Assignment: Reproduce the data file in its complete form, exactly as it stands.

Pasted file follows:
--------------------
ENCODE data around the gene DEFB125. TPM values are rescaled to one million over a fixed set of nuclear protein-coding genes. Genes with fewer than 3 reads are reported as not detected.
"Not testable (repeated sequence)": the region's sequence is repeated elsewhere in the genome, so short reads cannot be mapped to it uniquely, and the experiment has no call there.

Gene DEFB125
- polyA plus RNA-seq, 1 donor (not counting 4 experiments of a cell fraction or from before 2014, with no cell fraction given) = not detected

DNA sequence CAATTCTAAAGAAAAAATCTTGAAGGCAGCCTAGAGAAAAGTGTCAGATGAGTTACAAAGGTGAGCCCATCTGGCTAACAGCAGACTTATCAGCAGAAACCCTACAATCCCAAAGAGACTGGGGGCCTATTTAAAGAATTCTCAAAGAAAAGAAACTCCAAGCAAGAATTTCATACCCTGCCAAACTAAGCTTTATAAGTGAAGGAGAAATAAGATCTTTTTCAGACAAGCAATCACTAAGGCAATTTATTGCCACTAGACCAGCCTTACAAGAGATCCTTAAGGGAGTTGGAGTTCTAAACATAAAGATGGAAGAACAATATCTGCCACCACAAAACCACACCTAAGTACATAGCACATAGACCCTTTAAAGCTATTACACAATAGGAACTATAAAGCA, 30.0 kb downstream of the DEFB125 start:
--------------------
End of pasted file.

ENCODE data around the gene DEFB125. TPM values are rescaled to one million over a fixed set of nuclear protein-coding genes. Genes with fewer than 3 reads are reported as not detected.
"Not testable (repeated sequence)": the region's sequence is repeated elsewhere in the genome, so short reads cannot be mapped to it uniquely, and the experiment has no call there.

Gene DEFB125
- polyA plus RNA-seq, 1 donor (not counting 4 experiments of a cell fraction or from before 2014, with no cell fraction given) = not detected

DNA sequence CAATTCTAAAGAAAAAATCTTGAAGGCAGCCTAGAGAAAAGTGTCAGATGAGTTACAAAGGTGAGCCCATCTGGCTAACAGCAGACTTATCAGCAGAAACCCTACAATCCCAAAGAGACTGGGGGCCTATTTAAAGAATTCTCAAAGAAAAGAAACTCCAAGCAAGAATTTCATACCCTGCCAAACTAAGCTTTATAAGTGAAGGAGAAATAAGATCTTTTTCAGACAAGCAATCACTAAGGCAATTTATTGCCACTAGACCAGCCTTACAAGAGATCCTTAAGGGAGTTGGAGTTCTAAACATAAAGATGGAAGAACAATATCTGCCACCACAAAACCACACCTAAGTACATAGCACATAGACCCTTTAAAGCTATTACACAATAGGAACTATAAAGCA, 30.0 kb downstream of the DEFB125 start: